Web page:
In the charged state, the chemical energy of the battery is stored in the potential difference between the pure lead at the negative side and the PbO2 on the positive side, plus the aqueous sulfuric acid. The electrical energy produced by a discharging lead–acid battery can be attributed to the energy released when the strong chemical bonds of water (H2O) molecules are formed from H+ ions of the acid and O2− ions of PbO2. Conversely, during charging, the battery acts as a water-splitting device.
Lead-acid batteries are composed of a Lead-dioxide cathode, a sponge metallic Lead anode and a Sulphuric acid solution electrolyte. This heavy metal element makes them toxic and improper disposal can be hazardous to the environment.
1. Fails after a few years use lifespan typically 300 – 500 cycles
2. Cannot always be used in a variety of orientations
3. Corrosive electrolyte (can cause burns to people and corrosion on metalwork)
4. Lead content and electrolyte make the battery environmentally unfriendly
5. Acid needs disposing of with care
6. Not suitable for fast charging
7. Must be stored in charged state once electrolyte introduced
•Elevated Temperatures: Anticipated battery life is specified by the manufacturer for batteries installed in an environment at or near the reference temperature of 25°C (77°F). Above this temperature, battery life is reduced. The chief aging mechanism is accelerated corrosion of the positive plates, grid structure, and strap, which increases exponentially as a function of temperature. Elevated temperatures reduce battery life. An increase of 8.3°C (15°F) can reduce lead-acid battery life by 50% or more.
• Repeated Cycling: Repeated cycling from fully charge to fully discharge and back may cause loss of active materials from the positive plates. This reduces battery capacity and its useful life.
• Overcharging: Overcharging by the battery charging system causes excessive gassing and high internal heat. Too much gassing can lead to the removal of active material from the plates. Too much heat can also oxidize the positive plate material and warp the plates.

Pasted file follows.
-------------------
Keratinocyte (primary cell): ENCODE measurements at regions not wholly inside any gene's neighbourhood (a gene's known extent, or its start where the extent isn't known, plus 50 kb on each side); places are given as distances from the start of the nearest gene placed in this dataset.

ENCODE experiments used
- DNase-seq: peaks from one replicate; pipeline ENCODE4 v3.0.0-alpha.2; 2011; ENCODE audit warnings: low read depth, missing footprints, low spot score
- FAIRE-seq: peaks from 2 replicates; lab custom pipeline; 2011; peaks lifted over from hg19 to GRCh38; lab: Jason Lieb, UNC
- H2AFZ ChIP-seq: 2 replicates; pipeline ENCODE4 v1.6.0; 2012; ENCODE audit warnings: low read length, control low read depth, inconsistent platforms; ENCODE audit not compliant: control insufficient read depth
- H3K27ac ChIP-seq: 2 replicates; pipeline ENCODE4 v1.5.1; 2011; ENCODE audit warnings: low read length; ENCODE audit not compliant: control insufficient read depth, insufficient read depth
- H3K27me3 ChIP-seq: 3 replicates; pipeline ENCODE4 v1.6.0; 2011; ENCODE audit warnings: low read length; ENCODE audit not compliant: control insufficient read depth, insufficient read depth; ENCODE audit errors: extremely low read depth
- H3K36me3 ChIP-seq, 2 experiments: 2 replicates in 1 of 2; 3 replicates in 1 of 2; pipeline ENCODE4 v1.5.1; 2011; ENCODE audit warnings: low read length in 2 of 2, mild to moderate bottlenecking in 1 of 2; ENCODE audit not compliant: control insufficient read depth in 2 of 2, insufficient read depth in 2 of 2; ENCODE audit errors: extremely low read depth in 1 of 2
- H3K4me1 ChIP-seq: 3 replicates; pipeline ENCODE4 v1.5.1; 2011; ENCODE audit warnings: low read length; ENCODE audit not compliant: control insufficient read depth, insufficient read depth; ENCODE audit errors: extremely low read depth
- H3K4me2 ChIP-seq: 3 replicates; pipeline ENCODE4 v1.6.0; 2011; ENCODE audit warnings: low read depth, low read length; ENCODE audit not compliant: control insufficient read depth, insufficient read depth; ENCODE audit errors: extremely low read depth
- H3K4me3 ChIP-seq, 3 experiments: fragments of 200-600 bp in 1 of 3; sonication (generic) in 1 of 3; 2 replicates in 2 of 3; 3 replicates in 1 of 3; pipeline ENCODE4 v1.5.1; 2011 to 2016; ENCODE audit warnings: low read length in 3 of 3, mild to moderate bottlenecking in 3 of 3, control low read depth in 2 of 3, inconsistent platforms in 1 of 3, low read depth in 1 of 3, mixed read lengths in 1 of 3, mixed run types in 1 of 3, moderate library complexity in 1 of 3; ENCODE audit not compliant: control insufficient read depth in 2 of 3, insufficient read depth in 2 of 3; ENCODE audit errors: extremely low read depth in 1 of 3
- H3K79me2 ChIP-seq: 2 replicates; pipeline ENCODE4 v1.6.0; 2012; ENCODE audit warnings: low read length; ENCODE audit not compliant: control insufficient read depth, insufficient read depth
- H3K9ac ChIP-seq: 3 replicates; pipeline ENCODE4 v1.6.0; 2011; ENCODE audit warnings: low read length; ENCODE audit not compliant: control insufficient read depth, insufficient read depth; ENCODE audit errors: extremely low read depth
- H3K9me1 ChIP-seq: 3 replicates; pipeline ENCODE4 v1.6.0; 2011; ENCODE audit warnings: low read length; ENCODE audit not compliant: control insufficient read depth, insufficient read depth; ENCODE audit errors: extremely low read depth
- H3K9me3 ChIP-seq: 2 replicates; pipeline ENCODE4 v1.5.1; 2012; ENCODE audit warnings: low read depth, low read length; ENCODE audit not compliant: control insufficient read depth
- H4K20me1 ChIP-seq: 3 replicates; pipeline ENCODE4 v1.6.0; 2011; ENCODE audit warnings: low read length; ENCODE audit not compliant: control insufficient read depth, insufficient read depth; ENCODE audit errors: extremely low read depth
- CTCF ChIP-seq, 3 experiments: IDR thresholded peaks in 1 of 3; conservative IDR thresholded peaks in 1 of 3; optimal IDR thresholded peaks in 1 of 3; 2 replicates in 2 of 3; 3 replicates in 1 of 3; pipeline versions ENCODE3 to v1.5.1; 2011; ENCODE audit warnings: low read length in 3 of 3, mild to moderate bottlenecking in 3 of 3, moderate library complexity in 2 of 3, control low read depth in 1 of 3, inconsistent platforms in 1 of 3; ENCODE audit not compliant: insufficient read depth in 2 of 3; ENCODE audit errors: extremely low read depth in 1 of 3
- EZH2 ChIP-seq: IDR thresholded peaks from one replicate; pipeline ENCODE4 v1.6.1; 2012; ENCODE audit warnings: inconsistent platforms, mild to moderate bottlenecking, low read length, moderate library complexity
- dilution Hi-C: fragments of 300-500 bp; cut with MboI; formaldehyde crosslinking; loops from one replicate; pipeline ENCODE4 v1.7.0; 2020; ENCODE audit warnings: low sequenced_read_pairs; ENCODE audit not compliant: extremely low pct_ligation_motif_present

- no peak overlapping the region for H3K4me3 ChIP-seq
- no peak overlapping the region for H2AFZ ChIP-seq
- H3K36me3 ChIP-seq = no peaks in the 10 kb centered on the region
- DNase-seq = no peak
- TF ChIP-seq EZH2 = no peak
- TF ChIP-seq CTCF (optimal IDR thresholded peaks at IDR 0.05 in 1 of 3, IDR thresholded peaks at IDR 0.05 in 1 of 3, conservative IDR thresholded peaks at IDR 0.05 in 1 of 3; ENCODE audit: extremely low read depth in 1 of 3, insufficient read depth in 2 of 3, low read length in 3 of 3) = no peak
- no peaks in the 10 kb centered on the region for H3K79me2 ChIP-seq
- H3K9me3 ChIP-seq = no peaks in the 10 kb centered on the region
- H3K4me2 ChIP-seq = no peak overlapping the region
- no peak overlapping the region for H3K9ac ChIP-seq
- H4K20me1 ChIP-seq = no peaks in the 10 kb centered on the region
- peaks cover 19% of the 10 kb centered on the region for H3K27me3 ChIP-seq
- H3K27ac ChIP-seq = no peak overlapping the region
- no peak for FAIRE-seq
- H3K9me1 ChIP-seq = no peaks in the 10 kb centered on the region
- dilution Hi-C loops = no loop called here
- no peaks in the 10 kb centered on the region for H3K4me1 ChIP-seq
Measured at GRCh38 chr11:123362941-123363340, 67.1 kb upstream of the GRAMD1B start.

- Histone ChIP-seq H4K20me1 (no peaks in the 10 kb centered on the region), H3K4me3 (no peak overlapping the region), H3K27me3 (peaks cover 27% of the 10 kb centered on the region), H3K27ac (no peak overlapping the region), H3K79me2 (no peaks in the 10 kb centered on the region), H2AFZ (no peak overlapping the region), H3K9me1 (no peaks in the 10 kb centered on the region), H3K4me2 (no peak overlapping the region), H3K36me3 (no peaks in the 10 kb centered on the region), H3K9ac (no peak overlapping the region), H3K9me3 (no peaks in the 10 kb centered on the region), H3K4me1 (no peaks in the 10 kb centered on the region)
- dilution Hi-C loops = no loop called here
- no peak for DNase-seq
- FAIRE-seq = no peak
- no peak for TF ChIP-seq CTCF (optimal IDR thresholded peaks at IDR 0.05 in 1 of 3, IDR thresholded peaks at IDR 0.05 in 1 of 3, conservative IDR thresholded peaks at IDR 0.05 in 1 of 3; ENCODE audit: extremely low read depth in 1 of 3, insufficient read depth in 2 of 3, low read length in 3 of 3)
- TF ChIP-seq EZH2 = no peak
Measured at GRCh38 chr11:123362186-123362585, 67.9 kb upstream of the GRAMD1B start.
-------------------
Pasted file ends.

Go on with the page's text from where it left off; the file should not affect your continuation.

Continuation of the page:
• Undercharging: A faulty charging system will not maintain the battery at full charge. Severe undercharging allows sulfate on the plates to become hard and impossible to remove by normal charging. The undercharged battery may fail to deliver the required power needed for its application.
• Over discharge: Over discharge leads to hydration. Hydration occurs in a lead-acid battery that is over discharged and not promptly recharged. Hydration results when the lead and lead compounds of the plates dissolve in the water of a discharged cell and form lead hydrate, which is deposited on the separators. When the cell is recharged, multiple internal short circuits occur between the positive and negative plates. Once hydration is evident, the cell is permanently damaged. Hydration is not visible in VRLA cells because the containers are opaque
• Vibration: A battery must be mounted securely. Vibrations can loosen connection, crack the case and damage internal components.
• DC Ripple Current: Excessive DC ripple current might contribute to battery aging. VRLA batteries are extremely susceptible to ripple current since it can lead to cell heating and will accelerate the degradation of cells which are at risk from thermal runaway.
• Improper Storage: Storing wet cells beyond the manufacturer’s recommended duration promotes sulfation, and decreases cell capacity and life.
• Misapplications: Batteries are commonly designed for a specific use. If the battery is not designed for a given application, it might not meet its life or performance expectations.